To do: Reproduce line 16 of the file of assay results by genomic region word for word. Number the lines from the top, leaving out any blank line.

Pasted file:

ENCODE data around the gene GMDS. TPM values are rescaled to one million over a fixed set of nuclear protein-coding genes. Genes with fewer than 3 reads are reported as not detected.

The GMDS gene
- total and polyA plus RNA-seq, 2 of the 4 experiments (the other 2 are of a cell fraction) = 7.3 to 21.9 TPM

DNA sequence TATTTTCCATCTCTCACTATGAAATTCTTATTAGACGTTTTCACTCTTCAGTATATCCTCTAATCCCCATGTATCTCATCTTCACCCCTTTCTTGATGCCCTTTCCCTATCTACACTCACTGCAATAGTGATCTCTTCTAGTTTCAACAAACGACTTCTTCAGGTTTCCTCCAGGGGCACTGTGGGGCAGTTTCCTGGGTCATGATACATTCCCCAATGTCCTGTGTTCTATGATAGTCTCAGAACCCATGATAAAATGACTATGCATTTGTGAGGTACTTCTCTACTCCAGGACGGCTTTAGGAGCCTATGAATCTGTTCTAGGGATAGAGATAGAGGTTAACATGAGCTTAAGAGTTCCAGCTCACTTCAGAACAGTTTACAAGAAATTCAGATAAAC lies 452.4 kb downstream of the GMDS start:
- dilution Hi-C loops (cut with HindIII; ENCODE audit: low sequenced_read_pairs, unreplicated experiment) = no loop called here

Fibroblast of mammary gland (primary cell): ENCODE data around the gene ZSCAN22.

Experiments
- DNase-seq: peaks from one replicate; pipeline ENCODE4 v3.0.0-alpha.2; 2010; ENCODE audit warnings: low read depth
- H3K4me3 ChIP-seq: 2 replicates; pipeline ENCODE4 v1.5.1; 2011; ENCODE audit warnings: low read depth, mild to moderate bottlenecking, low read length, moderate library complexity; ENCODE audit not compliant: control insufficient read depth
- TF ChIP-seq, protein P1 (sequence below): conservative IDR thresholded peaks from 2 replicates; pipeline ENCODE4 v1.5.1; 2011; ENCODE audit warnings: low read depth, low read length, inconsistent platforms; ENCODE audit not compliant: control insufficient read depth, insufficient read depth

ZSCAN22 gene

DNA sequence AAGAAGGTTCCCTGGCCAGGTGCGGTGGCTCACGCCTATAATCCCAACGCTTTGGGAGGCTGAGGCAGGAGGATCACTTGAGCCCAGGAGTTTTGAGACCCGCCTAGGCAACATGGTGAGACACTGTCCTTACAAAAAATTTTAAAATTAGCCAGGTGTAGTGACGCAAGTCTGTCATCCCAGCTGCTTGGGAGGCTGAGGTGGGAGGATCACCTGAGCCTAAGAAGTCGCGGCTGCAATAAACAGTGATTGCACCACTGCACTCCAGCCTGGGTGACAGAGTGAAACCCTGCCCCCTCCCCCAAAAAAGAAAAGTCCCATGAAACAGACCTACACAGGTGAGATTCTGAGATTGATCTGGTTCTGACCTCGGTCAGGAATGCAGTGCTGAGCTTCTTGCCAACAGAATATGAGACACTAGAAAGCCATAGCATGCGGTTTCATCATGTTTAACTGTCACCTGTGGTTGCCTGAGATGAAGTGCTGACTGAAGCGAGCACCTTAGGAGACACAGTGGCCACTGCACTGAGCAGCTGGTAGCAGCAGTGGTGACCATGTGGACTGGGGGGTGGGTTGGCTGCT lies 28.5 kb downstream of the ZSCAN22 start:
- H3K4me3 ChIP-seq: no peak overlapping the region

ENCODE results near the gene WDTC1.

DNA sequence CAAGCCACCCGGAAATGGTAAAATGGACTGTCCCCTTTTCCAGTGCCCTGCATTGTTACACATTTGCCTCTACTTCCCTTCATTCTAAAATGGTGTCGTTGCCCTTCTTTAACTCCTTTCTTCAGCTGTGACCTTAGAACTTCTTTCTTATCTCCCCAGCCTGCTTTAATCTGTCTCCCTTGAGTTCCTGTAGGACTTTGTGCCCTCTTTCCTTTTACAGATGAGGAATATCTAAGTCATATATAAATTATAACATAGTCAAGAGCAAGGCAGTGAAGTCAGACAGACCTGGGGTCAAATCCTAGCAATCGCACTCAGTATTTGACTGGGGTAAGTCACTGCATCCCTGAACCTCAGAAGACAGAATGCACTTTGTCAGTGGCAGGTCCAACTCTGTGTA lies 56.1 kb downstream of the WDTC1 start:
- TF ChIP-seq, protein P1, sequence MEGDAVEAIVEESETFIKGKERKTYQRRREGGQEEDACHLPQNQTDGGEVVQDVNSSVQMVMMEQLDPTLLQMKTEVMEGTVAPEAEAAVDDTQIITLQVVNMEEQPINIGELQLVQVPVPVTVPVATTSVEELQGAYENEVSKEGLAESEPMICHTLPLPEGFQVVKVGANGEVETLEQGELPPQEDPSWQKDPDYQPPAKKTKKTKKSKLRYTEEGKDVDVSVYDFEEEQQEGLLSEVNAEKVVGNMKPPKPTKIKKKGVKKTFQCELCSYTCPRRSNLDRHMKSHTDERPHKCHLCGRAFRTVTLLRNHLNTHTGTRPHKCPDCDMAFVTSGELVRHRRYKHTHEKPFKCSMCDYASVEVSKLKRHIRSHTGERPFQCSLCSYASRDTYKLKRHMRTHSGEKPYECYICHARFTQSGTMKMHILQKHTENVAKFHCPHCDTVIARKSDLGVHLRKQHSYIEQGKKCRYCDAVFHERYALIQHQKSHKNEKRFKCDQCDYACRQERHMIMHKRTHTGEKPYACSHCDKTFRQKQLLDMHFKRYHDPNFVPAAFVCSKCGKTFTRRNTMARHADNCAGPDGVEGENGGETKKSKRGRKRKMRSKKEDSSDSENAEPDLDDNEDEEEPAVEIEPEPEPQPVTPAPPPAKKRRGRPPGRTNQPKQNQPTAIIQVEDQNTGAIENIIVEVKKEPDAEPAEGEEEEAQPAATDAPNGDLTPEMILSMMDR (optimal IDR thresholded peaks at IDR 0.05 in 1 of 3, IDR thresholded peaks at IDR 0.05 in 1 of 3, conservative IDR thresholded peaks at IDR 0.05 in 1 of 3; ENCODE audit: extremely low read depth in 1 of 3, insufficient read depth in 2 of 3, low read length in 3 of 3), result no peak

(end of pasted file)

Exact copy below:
- TF ChIP-seq, protein P1, sequence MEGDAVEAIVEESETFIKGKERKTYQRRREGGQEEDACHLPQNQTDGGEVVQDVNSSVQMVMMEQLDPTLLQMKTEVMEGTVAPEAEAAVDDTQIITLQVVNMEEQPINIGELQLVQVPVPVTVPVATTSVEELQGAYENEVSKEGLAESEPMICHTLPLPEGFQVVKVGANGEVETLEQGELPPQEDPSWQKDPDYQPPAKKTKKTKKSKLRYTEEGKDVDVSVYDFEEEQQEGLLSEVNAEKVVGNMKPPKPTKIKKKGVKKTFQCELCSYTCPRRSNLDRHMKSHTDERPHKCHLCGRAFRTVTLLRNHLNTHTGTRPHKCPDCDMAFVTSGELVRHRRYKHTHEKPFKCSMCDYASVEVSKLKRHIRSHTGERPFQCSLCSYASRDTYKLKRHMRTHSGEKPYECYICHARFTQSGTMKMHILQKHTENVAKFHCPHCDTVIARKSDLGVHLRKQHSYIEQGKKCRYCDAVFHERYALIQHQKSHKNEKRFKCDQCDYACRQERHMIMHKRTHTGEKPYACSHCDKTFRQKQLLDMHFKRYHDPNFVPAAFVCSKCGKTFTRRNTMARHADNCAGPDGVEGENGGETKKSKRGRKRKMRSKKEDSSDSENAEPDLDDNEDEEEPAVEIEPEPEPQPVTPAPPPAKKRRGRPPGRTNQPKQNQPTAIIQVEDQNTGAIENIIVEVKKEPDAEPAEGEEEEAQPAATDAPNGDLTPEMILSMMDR (optimal IDR thresholded peaks at IDR 0.05 in 1 of 3, IDR thresholded peaks at IDR 0.05 in 1 of 3, conservative IDR thresholded peaks at IDR 0.05 in 1 of 3; ENCODE audit: extremely low read depth in 1 of 3, insufficient read depth in 2 of 3, low read length in 3 of 3), result no peak